Proud of the adults these former pupils have become

Upon arrival, I was captured by the beauty before me; the panoramic view offered as your car drives over the hump on Sledgates, is truly breathtaking. I am sure the school must have a hotline to the local meteorological site to ensure that potential new staff see it at its finest. From that moment, I was captivated by the school’s uniqueness, it felt like somewhere I could grow to love.

I had agreed to be part of the residential team, working alternate weekends and living in, so my first residence was in Ramsdale which, at the time, was a boarding house for the junior boys. I unpacked and was immediately welcomed by the Richardsons who offered me a cup of tea (they also lived near the stables at the time); it is these small moments of kindness that have pervaded my life at Fyling Hall, they are part and parcel of life here. Life in the boys’ house was never dull and it was lovely to see them in a different light. When you are in teacher mode you keep a professional stance but when you live together, you become a family. I remember playing board games and watching films, cooking together on the Aga, helping with prep or listening to one of them practise the piano or simply chatting about siblings and where they lived when they weren’t with us.

After a few years I became Head of Girls, with our illustrious headmaster being my counterpart at the time. He lived in Mulgrave and I had moved to Main House, and the view out to sea was outstanding! I definitely would not be missing the aromas of wet manure on a winter morning, even if the windows did rattle on windy nights! Over the years, the girls have been, at times, delightful and, at others, more challenging but above all, they made me laugh. I remember one evening, checking on a dorm to find one of the girls not in bed. When I asked where she was, there was much denial of any knowledge to her whereabouts from the other girls. As I was about to leave to check the house, I heard a giggle emanating from the wardrobe. Upon opening the door, I found said girl sellotaped to a chair! There was much laughter from all of the girls, and I left telling them they had five minutes to get her out and all be back in bed.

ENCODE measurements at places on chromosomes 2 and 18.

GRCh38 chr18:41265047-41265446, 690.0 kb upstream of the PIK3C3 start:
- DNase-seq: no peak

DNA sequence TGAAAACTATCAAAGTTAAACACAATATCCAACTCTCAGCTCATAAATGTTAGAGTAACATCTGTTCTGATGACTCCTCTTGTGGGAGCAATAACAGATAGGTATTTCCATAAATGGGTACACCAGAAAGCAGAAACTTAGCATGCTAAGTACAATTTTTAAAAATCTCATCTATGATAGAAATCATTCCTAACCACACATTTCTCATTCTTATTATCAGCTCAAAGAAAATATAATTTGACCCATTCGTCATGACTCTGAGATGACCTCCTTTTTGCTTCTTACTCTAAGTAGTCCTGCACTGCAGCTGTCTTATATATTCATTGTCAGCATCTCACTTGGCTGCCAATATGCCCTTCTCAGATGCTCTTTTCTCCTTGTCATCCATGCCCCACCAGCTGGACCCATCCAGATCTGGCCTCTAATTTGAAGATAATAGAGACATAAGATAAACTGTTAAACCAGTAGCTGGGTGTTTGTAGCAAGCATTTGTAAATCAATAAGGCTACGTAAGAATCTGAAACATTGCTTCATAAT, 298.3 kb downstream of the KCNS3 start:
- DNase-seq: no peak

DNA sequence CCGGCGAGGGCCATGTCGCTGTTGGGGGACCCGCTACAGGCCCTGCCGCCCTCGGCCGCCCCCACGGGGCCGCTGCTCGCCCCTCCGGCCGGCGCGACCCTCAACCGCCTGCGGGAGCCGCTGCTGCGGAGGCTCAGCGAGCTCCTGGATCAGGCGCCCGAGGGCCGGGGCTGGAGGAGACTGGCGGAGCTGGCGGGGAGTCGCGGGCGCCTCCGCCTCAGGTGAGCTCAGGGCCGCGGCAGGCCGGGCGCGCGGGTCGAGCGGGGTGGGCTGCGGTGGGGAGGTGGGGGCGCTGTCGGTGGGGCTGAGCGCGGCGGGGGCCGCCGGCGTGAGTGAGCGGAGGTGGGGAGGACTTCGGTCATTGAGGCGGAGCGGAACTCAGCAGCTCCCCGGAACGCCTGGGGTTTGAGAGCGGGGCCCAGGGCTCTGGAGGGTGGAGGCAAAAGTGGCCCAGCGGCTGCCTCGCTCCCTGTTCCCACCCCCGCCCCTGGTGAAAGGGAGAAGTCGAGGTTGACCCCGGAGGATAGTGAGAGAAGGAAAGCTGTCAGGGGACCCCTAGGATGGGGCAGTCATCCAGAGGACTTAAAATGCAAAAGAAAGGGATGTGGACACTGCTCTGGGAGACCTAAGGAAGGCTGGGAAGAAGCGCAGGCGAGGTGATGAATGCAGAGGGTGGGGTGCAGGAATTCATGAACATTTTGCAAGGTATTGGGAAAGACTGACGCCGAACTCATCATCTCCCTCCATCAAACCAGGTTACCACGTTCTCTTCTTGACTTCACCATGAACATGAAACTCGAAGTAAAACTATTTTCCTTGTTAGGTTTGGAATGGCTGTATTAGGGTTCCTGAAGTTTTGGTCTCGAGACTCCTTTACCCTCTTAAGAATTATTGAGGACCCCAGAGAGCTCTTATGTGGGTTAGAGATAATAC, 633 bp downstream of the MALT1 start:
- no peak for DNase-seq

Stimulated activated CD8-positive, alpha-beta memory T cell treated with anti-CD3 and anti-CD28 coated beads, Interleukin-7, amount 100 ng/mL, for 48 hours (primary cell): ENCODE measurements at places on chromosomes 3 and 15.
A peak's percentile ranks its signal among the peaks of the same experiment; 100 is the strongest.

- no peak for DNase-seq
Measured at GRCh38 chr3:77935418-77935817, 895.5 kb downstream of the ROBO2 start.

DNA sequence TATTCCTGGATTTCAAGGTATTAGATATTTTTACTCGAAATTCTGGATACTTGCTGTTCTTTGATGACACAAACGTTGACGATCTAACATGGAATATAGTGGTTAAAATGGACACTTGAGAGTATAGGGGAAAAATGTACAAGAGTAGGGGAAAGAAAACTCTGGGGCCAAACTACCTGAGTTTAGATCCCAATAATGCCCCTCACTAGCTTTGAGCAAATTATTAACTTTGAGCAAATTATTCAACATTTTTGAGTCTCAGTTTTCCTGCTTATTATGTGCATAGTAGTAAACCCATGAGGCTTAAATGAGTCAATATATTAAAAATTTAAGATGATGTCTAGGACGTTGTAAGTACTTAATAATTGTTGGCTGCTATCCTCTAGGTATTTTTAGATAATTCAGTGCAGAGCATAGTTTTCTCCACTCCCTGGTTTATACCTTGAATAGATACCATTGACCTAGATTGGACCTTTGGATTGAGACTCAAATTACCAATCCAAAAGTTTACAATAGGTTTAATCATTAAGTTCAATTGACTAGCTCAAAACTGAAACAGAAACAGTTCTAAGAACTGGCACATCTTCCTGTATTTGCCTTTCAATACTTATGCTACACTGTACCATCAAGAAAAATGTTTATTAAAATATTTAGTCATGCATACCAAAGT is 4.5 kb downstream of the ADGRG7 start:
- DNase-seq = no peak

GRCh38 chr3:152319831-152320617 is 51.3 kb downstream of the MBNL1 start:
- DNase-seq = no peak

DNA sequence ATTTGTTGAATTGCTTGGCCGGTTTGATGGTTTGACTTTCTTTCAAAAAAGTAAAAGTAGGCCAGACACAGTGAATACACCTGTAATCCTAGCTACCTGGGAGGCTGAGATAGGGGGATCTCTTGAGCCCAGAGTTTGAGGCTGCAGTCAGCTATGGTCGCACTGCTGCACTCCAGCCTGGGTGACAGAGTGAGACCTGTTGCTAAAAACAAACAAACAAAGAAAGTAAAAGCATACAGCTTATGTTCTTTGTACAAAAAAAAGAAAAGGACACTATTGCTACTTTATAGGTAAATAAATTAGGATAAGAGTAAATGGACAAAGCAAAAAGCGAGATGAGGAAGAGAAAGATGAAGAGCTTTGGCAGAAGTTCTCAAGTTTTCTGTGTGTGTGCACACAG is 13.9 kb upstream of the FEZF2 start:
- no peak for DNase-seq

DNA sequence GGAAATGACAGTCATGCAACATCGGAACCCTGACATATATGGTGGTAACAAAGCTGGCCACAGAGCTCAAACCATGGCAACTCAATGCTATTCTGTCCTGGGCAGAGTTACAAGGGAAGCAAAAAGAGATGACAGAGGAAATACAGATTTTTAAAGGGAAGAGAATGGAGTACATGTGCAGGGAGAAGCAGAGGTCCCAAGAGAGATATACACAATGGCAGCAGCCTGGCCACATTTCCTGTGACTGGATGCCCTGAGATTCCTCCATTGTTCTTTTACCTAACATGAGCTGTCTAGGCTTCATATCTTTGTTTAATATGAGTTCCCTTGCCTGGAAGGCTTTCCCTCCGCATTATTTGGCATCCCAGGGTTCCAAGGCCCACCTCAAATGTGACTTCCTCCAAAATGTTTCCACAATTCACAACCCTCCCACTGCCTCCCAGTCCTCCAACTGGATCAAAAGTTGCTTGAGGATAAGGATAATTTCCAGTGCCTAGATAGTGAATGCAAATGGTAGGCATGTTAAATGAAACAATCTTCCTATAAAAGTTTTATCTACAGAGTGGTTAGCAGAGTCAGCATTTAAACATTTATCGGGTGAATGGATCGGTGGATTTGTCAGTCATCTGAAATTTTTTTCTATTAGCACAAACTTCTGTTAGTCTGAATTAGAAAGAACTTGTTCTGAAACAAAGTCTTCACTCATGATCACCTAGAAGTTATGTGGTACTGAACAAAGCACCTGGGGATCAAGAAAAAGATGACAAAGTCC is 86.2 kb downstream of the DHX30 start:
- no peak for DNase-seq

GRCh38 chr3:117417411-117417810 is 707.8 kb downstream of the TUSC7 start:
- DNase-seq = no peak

The weekends are often more relaxed and working in close proximity with other weekend staff, gives opportunities to get to know them better. I remember one evening, Miss Anders and I had an impromptu singalong to Queen’s Bohemian Rhapsody. We got the to “Galileo” part (everyone knows what I mean surely?) and Mr Weekes had just walked in; he then seamlessly sang the falsetto “Galileo”, joining in with minimal prompting!

One of the worst winters that I remember (I’m sure there are others who could regale you with stories that were far worse) was when we had had so much snow it wouldn’t melt! Being in a dip means we often have our own microclimate here and we are often told that the sun is shining gloriously in Whitby whilst we have a sea fret hanging over us for two days, or we are enjoying the sun while it’s blowing a gale ‘on the top’! Anyway, this particular year, we had had so much snow that school had been closed for over a week. Even the boarders had become bored of sledging and snowballing! Supplies were getting low and we had even had one evening with no power for a while! The candles and torches came out and, as usual, we carried on. However, the next day a delivery van had managed to reach the slip road that leads to the school gates but could come no further. We needed volunteers to fetch the supplies we so desperately needed, and volunteer they did! I still remember the boarders sledging down the drive on top of sacks of potatoes and carrots! It was a sight to see!

As someone who was new to boarding life all those years ago, it was a revelation to me when I first joined but it has enriched my life in so many ways. I no longer live in Main House and at times, I feel that I am missing out somehow! Bonds have been forged that continue today. I have attended weddings and met children of the children I once cared for. I am proud of the adults that these former pupils have become and hope that their memories are tinged with the same affection. There are a thousand memories that I could mention and probably another thousand that I could not, but the overriding feelings that stay with me through the years are ones of joy and laughter and love.

Adele Gilmour
Deputy Head (Pastoral) and Head of Geography